Paul described the proclamation of a crucified messiah as an “offense to Jews and folly to Gentiles” (1 Corinthians 1:23). He used the same Greek word in Galatians 5:11 for the “offense of the cross” (skandalon [σκανδαλον]). The term originally referred to a “trap” or “snare” used by hunters to catch prey. It later acquired the sense of that which offends, scandalizes, is a stumbling block. Why would Paul makes this assertion if it weren’t true?

              Even in the Qumran community which predated the time of Jesus thought there were possibly two Messiahs, one priestly and one royal (1QS 9.11; CD 12.22-23; 13. 20-22; 14. 18-19; 19.34-20.1; CD-B 1.10-11; 2.1; 1Q Sa 2. 17-22). (1)

              Already in the Psalms of Solomon do you get a re-affirmation of what Jews were thinking in and around Jerusalem up until the time of Jesus’ existence.

              “Taught by G-d, the Messiah will be a righteous king over the gentile nations. There will be no unrighteousness among them in his days, for all shall be holy and their king shall be the Lord Messiah. He will not rely on horse and rider and bow, nor will he collect gold and silver for war. Nor will he build up hope in a multitude for a day of war. The Lord himself is his king, the hope of the one who has a strong hope in G-d. He shall be compassionate to all the nations, who reverently stand before him. He will strike the earth with the word of his mouth forever; he will bless the Lord’s people with wisdom and happiness. And he himself will be free from sin, in order to rule a great people. He will expose officials and drive out sinners by the strength of his word.” (Psalms of Solomon 17.32-36)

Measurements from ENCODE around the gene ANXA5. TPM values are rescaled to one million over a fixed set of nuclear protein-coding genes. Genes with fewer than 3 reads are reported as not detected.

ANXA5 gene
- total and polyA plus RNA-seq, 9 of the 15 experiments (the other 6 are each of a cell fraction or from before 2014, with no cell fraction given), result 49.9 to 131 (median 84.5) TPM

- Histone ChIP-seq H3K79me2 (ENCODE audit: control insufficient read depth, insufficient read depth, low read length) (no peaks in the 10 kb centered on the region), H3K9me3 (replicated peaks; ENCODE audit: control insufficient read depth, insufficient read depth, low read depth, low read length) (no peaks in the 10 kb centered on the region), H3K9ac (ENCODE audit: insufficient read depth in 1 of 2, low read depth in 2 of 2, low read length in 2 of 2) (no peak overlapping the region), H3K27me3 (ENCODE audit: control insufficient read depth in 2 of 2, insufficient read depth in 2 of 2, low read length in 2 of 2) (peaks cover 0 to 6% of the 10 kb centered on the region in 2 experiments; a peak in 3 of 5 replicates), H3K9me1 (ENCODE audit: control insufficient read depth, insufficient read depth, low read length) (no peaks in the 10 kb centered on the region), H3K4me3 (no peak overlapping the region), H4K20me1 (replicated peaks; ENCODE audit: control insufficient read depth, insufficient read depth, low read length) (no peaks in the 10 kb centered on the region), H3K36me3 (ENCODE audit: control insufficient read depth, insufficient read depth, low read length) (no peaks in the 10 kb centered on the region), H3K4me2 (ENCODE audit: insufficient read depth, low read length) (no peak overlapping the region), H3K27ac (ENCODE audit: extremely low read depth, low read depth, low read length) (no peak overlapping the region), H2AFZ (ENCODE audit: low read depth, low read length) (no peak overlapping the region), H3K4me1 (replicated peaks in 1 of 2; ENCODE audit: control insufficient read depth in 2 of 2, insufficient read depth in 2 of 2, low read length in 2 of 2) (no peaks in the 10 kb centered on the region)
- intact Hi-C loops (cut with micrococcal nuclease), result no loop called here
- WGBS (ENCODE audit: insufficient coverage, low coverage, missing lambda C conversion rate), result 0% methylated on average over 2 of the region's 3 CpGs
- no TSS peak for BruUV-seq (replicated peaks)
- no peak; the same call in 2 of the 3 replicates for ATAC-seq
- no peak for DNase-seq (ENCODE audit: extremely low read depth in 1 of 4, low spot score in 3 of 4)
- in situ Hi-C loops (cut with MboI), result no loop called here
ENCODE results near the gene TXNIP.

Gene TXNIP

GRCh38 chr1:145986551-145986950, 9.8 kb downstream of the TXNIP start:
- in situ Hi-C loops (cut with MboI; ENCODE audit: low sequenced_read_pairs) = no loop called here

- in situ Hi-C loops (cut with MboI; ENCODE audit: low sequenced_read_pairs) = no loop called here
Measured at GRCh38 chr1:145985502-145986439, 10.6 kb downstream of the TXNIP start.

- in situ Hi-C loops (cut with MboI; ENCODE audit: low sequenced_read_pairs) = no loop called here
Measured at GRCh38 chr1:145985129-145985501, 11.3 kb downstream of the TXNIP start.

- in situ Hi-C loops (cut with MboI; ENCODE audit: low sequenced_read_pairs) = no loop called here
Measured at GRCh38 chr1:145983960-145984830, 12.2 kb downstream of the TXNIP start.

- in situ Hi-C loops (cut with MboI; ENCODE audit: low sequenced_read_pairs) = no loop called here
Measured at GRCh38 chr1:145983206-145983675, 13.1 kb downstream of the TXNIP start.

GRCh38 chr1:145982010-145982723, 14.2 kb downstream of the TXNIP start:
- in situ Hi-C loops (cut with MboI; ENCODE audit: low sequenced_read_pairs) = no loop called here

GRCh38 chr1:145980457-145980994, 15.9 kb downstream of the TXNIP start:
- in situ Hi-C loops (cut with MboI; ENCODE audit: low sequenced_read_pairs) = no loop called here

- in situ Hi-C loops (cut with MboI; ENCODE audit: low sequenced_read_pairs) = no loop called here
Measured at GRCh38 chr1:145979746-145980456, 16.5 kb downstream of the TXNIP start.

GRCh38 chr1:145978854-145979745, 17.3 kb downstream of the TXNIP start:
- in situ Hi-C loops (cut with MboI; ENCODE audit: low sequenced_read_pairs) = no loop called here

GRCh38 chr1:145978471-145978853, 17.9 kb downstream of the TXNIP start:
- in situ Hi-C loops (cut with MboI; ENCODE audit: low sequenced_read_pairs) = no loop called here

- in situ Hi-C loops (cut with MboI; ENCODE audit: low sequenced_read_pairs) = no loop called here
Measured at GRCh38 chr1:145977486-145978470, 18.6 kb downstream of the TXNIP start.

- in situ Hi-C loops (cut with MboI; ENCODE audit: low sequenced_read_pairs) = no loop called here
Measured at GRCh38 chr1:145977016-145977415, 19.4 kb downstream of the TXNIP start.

” Lord, you chose David to be king over Israel, and swore to him about his descendants forever, that his kingdom should not fail before you. Undergird him with the strength to destroy the unrighteous rulers, to purge Jerusalem from the gentiles…..to destroy the unlawful nations with the word of his mouth…He will gather a holy people who he will lead in righteousness; and he will judge the tribes of his people…He will not tolerate unrighteousness (even) to pause among them, and any person who knows wickedness shall not live with them… And he will purge Jerusalem (and make it) holy as it was from the beginning.” (Psalms of Solomon 18:4,22,26,27,30)

              The purpose of lying is to convince someone to believe you. If Jews were so desperate in making a Messianic figure wholly from cloth, then why don’t we see them do it in the way of Jewish expectations? It just doesn’t make any sense unless you say that there was an actual messianic figure who did exist.

              If you were making up an atheist movmenet Dr. Carrier, would you claim that your founder was Joseph Stalin? Of course not. What atheist would join your group based on an evil communist and his ideologies?? You would probably pick someone like Hemant Mehta as your leader.

          2. If Philo was doing it, the Christians could’ve done it too. After all, Paul says in Galatians 1 that he got his gospel from revelation and scripture, and, as demonstrated above, the early Christians already had numerous unusual similarities in their beliefs, so if Philo did it, it’d be plausible to think they did it, too. Last but not least such a trend is present in the gospels, as when Matthew applies “out of egypt I have called my son” to Jesus even though it originally applied to Moses. So there isn’t much about this that can be quibbled with.

            1. Sure, I agree. My point though was that Philo didn’t appear to be referencing the Joshua figure in Zech 6, just pulling the part out about “man from the east” to support his allegorical treatment of the passage dealing with the movement of people from the east to the plain of Shinar in the tower of Babel story.

      2. @Gakuseidon,

        He also discusses some evidence that the heavenly Adam was one and the same as the divine logos and that Christ was the apocalyptic Adam (‘from one man came death, through one man came resurrection’ 1 Cor. 15:21).

        The similarities between the figure in Philo and the early church are incredibly remarkable just going on what is explicitly said (letters a to e). I think points f, g, and h are just icing on the cake.